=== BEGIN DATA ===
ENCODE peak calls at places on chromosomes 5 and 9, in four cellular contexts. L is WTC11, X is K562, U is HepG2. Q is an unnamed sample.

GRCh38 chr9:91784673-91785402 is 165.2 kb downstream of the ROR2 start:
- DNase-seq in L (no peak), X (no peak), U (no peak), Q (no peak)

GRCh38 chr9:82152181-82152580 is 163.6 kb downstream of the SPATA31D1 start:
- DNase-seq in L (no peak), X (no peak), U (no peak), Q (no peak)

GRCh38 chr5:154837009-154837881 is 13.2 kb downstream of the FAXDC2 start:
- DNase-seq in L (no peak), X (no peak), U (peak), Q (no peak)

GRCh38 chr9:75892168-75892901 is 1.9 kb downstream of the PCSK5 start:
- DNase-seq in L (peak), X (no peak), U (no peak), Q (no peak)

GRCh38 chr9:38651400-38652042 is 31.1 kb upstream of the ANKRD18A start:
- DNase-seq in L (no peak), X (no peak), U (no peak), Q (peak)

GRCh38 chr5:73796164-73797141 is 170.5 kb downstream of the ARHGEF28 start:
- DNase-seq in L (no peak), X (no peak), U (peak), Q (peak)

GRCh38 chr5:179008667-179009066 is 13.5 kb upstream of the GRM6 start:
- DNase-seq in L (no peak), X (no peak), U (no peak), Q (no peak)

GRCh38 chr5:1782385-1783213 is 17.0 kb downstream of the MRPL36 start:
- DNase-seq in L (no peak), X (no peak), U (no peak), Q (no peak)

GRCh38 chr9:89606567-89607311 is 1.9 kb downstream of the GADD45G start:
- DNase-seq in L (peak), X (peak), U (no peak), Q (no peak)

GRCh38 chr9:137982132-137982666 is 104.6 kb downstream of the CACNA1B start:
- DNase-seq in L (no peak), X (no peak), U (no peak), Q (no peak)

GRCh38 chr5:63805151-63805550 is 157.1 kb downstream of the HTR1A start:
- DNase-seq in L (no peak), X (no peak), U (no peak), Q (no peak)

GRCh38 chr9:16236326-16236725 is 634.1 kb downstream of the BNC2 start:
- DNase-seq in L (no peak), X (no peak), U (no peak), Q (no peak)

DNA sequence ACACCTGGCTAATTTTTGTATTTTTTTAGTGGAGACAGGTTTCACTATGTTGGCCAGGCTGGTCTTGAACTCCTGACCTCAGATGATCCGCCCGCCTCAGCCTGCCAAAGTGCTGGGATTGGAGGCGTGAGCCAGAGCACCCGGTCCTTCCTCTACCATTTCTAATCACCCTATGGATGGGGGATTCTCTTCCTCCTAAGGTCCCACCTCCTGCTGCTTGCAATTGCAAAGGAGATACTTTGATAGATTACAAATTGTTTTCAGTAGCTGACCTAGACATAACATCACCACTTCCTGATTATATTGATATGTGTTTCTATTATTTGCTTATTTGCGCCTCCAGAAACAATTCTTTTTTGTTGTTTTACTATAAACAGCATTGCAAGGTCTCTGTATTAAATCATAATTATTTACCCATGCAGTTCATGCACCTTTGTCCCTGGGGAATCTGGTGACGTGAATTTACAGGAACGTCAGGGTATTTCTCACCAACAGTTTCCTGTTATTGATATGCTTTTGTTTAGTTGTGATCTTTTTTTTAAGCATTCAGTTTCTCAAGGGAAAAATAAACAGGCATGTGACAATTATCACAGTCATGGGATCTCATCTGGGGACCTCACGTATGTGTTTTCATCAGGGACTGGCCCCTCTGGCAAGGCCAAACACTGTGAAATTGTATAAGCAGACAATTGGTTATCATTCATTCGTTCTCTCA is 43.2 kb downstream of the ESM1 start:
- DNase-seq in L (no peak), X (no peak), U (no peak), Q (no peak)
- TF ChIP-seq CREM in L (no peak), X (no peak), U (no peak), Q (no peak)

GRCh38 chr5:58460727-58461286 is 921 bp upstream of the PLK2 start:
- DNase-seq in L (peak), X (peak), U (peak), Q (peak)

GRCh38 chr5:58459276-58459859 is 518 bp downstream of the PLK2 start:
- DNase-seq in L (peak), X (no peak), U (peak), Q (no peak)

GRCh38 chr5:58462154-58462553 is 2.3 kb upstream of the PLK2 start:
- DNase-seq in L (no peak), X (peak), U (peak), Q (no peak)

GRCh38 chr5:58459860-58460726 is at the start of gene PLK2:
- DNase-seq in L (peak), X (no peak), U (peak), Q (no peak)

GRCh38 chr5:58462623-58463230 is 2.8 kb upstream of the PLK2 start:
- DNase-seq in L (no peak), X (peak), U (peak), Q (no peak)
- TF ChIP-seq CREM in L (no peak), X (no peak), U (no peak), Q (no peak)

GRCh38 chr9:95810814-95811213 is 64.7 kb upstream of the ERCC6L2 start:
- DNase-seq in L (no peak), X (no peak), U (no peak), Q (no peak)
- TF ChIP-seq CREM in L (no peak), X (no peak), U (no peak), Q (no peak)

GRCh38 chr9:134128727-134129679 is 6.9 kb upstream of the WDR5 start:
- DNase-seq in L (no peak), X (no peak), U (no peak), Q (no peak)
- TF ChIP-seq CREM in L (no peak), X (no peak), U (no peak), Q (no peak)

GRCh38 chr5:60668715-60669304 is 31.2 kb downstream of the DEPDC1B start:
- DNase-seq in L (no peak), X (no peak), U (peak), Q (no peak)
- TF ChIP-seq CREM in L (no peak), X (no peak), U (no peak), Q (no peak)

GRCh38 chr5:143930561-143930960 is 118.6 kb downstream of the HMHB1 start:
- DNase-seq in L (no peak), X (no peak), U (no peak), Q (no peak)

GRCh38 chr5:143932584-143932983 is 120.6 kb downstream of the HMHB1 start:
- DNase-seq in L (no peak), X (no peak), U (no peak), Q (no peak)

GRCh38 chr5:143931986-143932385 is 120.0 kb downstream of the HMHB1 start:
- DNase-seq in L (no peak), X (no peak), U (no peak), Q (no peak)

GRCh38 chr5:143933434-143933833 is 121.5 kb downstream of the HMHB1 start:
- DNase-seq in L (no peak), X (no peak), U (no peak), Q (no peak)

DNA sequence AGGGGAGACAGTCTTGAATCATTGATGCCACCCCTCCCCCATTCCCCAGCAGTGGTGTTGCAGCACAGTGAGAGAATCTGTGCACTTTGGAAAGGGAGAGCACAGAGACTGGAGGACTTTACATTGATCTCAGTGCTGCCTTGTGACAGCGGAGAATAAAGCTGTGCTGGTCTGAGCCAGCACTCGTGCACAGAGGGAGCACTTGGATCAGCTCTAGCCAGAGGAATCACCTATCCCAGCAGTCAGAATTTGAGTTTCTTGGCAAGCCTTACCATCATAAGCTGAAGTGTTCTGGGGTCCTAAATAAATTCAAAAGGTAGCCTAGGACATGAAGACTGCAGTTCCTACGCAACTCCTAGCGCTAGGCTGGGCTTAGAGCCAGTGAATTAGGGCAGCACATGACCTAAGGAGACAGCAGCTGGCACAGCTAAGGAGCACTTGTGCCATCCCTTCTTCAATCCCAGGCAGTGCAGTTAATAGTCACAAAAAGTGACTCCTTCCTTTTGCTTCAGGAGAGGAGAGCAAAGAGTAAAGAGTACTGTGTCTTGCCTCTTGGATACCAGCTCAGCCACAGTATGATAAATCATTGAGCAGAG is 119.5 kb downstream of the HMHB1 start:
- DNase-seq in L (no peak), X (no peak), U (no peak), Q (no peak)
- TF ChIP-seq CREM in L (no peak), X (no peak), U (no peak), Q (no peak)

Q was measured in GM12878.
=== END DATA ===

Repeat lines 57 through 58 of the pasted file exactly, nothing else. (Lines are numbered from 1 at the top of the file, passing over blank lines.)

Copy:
DNA sequence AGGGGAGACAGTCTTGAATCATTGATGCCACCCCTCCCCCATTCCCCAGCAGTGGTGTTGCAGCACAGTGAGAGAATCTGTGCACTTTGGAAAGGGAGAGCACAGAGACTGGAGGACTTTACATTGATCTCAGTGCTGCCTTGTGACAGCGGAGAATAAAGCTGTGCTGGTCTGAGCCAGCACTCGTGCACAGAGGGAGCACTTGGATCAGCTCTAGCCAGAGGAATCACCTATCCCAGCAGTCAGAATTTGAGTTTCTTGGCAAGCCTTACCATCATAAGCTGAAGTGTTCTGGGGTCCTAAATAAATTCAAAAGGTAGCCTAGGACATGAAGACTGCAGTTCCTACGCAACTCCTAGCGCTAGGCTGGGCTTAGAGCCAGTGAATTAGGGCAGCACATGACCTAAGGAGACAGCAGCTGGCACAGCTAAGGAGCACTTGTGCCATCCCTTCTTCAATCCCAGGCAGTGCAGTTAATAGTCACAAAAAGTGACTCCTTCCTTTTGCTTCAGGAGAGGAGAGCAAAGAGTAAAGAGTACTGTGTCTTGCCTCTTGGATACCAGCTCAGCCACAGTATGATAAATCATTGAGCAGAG is 119.5 kb downstream of the HMHB1 start:
- DNase-seq in L (no peak), X (no peak), U (no peak), Q (no peak)